No matter that the policy doesn’t pass the giggle test. Extending NATO and Western economic institutions into all of a very divided Ukraine had less chance of working than did hopes in 2008 of bringing Georgia into NATO, which could have given the gung-ho Georgian president Mikheil Saakashvilli the treaty right to drag us all into World War III. To me, that seemed like giving a ten-year-old the keys to the family Humvee.

Western provocations in Ukraine proved more immediately counterproductive. They gave Vladimir Putin the perfect opportunity for a pro-Russian putsch in Crimea, which he had certainly thought of before, but never as a priority. The provocations encouraged him to stand up as a true Russian nationalist, which will only make him more difficult to deal with. And they gave him cover to get away with that age-old tool of tyrants, a quickie plebiscite with an unnecessary return to Joseph Stalin's old dictum once popular in my homestate of Florida: "It's not the votes that count, but who counts the votes."

Small "d" democrats should shun such pretense. Still, most journalists and pollsters on the scene report that – with the exception of the historic Tatar community – the majority of Crimeans want to join the Russian Federation, where they seem likely to stay.

Tensions will also grow as the US-picked interim prime minister Arseniy Yatsenyuk – our man "Yats" – joins with the IMF to impose a Greek, Spanish, or Italian style austerity. Hard-pressed Ukranians will undoubtedly fight back, especially in the predominantly Russian-speaking east. According to Der Spiegel, a whopping three quarters of the people there do not support the coup or government. What a tar patch! A domestic conflict that could split Ukraine in two will inevitably become even further embroiled in the geo-strategic struggle between Russia and the West.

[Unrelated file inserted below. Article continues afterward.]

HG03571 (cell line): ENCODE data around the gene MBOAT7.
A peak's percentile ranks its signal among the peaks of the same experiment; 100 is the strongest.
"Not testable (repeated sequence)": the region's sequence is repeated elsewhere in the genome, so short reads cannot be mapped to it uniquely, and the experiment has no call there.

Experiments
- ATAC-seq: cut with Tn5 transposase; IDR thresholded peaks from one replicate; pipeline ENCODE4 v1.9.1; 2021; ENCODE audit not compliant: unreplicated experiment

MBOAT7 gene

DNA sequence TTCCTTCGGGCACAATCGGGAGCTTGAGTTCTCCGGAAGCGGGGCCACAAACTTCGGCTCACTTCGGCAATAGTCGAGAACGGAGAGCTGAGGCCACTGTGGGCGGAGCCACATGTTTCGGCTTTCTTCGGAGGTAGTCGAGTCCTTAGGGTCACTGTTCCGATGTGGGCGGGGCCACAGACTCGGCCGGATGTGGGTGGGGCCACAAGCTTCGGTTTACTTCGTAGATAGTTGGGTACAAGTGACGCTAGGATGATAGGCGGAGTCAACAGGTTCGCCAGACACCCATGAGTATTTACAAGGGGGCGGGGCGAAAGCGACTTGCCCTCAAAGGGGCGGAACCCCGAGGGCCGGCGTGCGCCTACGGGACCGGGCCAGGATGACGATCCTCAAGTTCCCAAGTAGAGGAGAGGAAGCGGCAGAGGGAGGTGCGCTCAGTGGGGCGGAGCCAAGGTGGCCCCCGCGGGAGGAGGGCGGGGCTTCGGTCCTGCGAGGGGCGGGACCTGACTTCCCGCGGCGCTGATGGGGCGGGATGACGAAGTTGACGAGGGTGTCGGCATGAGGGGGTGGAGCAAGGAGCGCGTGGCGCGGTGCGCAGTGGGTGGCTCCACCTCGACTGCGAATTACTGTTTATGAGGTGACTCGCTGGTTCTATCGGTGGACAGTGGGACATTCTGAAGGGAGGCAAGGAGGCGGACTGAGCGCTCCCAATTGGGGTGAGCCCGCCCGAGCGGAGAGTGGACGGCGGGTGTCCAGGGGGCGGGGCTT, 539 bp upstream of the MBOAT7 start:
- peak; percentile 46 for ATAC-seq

On Planet Snyder, as in most Western media, these realistic considerations make absolutely no difference. Ideology rules, masked as idealism. Fine sounding abstractions fill the air. Ukrainians are making their own history. They are acting with great courage. They are seeking the rule of law and their rightful place in "European Civilization." They are defending "sovereignty" and "territorial integrity." 

Russians remain vicious. Big bad Vlad is the new Hitler. He is seeking his own Eurasian empire (as opposed to NATO's), which could soon include parts of Moldova, Belarus, and Kazakhstan that the West needs like a "lok in kop," a hole in the head. And those watching in the West must abandon what Snyder calls "our slightly self-obsessed notions of how we control or don't control everything."

"It was a classic popular revolution," proclaims the professor. An undeniably popular uprising against "an unmistakably reactionary regime."

Writing in The Nation, Professor Stephen Cohen shreds Snyder's argument. My concern is more pointed. Popular uprisings deserve our support or opposition depending on who comes to control them and to what ends. As McGovern puts it, "The question is: Who took them over? Who spurred them? Who provoked them for their own particular strategic interests?"

Detailed evidence provides the answers. For all the courage of the Ukrainian minority who took to the barricades, US Ambassador Geoffrey Pyatt and his team spurred the protests in Kiev and exercised extensive – though never complete – control over them. Tactically, Pyatt and his fellow diplomats showed unexpected skill. Strategically, they should have stayed home.